"DIVANA MADMEN......The term malang has different meanings from one region of Afghanistan to the next. At times the word is used to refer to madaree (stage-magicians), fakir (either beggars or holy-men), qalandar (wandering Sufis), jadoogar (sorcerers who, in some instances, are indistinguishable from shamans), charsi (hashish addicts), divana (possessed madmen, div/daiva), and, finally, palang dar libasi malang (literally, " tigers in malang clothing ": impostors and charlatans)..... DUPREE (1973, 107) describes the Afghan malang as follows: They are holy men thought to be touched by the hand of Allah. Some go about naked, moving with the seasons; others dress in women's clothes; still others wear elaborate, often outlandish, concoctions of their own design. Usually Afghan, Iranian, Pakistani, or Indian Sufi Muslims, malang travel from place to place, fed, honored, at times feared by local populations, or at least held in awe. Often, they spout unintelligible gibberish, words they claim to be from Allah or a local saint. At other times, they quote the Qor'an, usually inaccurately.......Some malang are immediately recognizable by their distinctive dress and accoutrements: a long robe, chains and bead necklaces, a wooden or metal bowl called kaj kol that they hang over their shoulder, and a staff called asah. Malang sometimes carry an ornamental metal ax, both to signify victory over supernatural beings, and for personal protection.".....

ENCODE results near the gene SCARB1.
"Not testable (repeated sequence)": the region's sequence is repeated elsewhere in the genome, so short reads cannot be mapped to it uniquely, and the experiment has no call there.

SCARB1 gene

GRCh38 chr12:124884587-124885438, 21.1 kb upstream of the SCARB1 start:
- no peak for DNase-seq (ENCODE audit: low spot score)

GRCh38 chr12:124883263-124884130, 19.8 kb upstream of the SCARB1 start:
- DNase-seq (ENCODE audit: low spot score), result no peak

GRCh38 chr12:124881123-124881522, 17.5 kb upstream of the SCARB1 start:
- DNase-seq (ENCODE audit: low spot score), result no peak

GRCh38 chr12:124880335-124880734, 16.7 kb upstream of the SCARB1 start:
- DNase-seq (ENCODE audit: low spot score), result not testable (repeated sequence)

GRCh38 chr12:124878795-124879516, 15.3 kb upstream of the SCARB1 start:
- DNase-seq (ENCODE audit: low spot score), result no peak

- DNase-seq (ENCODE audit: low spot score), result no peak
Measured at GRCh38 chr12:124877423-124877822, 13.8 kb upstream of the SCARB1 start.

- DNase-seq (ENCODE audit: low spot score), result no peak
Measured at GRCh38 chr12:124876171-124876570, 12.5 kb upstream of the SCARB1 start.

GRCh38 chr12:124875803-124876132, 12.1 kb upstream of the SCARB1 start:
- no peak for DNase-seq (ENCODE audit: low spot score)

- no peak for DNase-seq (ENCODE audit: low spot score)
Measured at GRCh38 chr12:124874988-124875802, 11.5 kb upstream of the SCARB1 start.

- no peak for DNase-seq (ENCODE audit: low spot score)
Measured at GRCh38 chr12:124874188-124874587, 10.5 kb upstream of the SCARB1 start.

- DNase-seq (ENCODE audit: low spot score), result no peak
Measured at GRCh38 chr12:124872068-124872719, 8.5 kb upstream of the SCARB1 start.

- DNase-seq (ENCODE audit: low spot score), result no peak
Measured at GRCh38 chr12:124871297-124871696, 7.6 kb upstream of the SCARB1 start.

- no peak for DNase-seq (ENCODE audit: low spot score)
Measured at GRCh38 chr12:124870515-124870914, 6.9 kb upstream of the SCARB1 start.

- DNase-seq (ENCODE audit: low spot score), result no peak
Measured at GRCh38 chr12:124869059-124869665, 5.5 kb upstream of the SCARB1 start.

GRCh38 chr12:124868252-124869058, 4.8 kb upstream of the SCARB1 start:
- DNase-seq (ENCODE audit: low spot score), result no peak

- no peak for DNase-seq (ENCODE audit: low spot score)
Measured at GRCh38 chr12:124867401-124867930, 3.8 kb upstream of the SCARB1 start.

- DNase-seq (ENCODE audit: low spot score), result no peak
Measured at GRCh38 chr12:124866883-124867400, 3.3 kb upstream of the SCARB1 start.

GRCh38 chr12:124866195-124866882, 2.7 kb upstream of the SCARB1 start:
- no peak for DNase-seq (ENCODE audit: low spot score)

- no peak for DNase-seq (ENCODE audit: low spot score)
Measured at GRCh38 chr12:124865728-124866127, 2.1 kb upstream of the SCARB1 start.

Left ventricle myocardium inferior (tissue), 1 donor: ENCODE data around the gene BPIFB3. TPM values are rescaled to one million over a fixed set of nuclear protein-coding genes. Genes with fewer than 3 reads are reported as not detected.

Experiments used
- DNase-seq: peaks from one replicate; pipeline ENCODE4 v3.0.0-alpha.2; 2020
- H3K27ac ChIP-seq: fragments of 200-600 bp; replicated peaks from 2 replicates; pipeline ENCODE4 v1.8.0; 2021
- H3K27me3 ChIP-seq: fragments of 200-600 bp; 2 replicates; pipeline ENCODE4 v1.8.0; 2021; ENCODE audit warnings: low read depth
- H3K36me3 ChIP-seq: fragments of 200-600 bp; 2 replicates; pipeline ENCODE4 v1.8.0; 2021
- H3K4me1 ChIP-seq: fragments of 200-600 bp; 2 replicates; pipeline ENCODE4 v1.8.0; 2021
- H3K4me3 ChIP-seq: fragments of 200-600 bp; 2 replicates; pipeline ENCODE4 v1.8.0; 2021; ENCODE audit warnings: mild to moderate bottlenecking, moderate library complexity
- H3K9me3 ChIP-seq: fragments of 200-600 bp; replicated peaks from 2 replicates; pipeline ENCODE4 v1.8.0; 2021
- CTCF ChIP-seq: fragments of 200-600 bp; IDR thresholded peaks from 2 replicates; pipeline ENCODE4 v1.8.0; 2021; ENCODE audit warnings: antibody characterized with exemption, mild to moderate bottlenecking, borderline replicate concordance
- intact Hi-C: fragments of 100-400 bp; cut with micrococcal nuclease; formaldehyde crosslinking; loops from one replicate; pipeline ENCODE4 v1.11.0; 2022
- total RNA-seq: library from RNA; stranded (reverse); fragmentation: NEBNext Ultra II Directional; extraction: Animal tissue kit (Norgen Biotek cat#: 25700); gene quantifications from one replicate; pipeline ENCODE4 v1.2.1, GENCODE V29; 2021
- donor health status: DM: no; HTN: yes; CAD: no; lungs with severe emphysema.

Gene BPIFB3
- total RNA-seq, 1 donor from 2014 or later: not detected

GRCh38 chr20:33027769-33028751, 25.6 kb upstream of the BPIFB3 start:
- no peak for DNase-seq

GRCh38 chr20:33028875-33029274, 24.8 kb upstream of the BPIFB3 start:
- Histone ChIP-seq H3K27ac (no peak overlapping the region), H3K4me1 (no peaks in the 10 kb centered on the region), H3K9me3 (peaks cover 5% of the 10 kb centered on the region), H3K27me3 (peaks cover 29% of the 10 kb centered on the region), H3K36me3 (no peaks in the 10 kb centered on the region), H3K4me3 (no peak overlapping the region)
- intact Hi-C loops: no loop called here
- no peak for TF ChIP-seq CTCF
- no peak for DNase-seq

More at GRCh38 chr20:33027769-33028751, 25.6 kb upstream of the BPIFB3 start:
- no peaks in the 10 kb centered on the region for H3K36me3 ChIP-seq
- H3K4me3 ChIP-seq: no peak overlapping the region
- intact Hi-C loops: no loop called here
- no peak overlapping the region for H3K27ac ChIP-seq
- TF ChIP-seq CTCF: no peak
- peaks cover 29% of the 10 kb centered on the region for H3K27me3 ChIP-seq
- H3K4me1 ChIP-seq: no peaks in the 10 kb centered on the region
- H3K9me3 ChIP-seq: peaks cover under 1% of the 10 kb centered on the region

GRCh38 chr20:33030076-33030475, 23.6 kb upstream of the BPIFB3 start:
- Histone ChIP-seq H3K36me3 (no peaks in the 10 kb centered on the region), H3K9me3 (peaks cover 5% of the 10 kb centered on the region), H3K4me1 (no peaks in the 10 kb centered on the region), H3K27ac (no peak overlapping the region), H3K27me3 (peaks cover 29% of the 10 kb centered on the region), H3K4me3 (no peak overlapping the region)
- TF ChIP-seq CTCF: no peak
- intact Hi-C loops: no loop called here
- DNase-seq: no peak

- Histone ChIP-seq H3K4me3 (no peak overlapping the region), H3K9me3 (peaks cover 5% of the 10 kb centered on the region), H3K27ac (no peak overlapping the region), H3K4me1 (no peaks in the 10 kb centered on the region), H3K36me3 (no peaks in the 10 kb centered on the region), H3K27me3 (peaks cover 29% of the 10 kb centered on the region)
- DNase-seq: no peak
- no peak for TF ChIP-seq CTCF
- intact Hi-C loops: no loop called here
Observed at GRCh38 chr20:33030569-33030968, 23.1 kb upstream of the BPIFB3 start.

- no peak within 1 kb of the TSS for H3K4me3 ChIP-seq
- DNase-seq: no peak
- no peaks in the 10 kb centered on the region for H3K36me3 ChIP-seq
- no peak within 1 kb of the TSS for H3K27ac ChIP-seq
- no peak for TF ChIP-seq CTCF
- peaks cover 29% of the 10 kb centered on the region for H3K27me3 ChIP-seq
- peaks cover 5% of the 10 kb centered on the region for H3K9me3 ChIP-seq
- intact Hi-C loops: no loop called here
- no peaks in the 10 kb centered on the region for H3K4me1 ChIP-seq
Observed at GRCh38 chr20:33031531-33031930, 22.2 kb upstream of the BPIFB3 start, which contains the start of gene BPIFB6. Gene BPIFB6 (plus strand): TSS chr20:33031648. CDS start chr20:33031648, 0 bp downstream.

"JINN.......All Afghan shamans, irrespective of affiliation or title, acquire their powers through the control they exercise over supernatural entities called jinnd (from the Arabic jinn, a demon [LANGTON 1949, 4]). In Afghanistan there is a near-universal belief in jinnd, malevolent spirits that haunt buildings, graveyards, and lonely highways, and attack humans. These spirits, despite their Arabic-derived name, include among their numbers such pre-Islamic Afghan supernatural entities as al and div (SCHURMANN 1962, 253-254)........There are two categories of jinnd: white and black. The white jinnd are seen as benevolent, the black as violent, wrathful, and cruel (SHAH 1928, 89). They are said to be able to cause humans to suffer in many different ways. Taking the form of snakes and scorpions, it is said that they bite and sting people. They are believed capable of frightening people so badly that their victims' souls flee from their bodies. Reportedly they can seize people, causing them to suffocate. They are believed to be able to enter a victim's body and so make him or her insane. They are said to haunt houses, and to play all kinds of mischievous tricks on people. Finally, many natural diseases, which fail to respond to normal medication, are attributed to the actions of such jinnd.....In 1979, in the town of Charkar, I attended the ritual healing of a young man who had been stung by a scorpion.....